Various Artists - Lux And Ivy Dig Insane Rockabilly [Righteous/Cherry Red - 2021]
Here we have the next in the Lux and Ivy series of compilations, which finds respected music journalist Dave Henderson bringing together rare, campy and wacky 45’s from the 1950s and 1960s. As its title suggest the focuses is very much on rockabilly and rock ‘n’ roll- with the two-CD set offering up a total of fifty-two tracks.
Just like the other compilations in this series the two CD’s come presented in a clear jewel case- this feature colourful retro fuelled artwork. The set comes with a glossy eight inlay booklet- this takes in a four-page write-up about the collection by Henderson, as well as a good selection of 45 record labels.
Each of the discs takes in twenty-six tracks, and of all the series thus far I’d say this is the most narrow/ less genre varied in its selection of tracks- which is of course fine. There’s still a good and quirky collection of tracks over the two-discs, with the quilty largely fairly good and consistent.
On disc one we go from strutting, jiving, and opening cockerel calling tones of Fat Daddy Holmes “Chicken Roll”. Onto bing, bang & slam guitar bass-meets dancing ‘n’ prancing piano runs of Joyce Green’s “Black Cadillac”. There’s the waving strumming-meets- wonky harmonizing of Tommy Wood’s “Can’t Play Hookey”, or the churning and twanging jiving of Nat Couty And The Braves “Woodpecker Rock”. With the first disc playing out with the storytelling banjo-fed- rock and roll hoe-down of Arkie Shibley’s “Hot Rod Race”.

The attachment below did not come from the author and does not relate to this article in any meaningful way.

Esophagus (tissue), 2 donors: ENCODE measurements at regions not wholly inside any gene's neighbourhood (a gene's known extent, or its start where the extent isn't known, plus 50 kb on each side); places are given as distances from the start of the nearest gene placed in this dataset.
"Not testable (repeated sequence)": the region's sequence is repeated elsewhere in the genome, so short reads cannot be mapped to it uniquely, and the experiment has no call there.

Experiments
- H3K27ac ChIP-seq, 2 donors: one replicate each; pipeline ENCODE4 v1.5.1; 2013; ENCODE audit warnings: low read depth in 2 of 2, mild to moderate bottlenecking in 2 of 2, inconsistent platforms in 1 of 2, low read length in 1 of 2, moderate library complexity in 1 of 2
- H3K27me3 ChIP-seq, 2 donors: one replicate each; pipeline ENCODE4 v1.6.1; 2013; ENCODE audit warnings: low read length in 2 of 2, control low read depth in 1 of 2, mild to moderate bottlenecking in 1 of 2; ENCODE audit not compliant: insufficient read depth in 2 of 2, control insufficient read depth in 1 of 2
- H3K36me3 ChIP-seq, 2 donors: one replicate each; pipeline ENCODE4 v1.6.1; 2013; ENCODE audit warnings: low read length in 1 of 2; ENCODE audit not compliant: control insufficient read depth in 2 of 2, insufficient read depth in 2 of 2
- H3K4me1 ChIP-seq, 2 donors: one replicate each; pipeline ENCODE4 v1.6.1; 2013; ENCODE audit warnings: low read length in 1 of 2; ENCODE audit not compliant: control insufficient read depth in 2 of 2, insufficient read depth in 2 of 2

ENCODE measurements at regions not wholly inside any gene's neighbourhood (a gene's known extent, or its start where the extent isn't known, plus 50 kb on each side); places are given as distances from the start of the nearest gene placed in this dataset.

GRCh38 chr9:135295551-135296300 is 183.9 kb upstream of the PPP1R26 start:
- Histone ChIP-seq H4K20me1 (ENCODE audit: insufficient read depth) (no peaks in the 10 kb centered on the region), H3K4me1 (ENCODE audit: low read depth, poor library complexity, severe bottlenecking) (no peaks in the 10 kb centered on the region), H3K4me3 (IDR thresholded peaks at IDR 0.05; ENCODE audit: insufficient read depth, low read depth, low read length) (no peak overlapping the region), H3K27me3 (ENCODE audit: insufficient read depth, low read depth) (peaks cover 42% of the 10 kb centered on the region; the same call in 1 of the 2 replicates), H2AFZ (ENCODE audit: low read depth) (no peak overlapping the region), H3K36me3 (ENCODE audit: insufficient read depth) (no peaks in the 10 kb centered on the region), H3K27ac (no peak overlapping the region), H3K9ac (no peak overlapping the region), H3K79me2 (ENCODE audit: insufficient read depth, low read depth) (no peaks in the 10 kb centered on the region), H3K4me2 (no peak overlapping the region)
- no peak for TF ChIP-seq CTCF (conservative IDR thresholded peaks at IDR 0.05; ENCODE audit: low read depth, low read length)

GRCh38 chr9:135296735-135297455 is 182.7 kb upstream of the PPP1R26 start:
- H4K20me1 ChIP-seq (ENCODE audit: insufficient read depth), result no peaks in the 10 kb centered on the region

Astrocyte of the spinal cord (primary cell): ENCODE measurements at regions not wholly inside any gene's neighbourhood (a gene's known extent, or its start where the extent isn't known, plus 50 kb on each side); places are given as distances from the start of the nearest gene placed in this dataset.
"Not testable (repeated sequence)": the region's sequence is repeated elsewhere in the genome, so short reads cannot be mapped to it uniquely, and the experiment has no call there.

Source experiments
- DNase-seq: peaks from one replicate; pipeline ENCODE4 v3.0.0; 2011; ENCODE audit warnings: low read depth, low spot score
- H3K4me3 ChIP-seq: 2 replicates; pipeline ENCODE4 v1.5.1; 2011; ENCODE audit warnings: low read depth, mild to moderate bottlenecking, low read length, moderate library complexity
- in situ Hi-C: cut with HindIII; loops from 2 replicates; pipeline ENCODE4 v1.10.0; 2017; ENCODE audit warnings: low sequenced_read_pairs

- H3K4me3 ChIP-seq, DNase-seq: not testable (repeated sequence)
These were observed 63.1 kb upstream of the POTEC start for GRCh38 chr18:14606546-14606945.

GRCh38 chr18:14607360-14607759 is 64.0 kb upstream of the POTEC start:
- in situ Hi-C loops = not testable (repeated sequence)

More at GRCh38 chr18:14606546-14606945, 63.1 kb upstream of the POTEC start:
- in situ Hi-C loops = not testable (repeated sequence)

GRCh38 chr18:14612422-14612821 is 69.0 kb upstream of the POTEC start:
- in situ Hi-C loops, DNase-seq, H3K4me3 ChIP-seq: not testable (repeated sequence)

Moving onto the second disc we have the cymbal spluttering meets jiving guitar and bounding bass of Sonny Fisher’s “Pink and Black”. We have the wonky reverbed guitar and skittering beats of Curtis Gordon’s “Dragging”, or jerking harmonies ‘n’ crashing biscuit tin groove of Jay Cee Hill’s “Bump”. Later on, we have the early swing-your-hips Elvis mimicking of Wayne Williams And The Sure Shots “Red Hot Mama”, or the woozy galloping groove and playful vocals of Lee Mitchell’s “Rootie Tootie Baby”.
Because of the less mixed and more rock ‘n’ roll/ rockabilly focused setting of this compilation, I can see I won’t be grabbing for it as often as some of the other releases in the series. But that said this is another well-sequenced collection of songs, and if you in an old school rocking ‘n’ rolling mood, this perfectly fits your needs.Roger Batty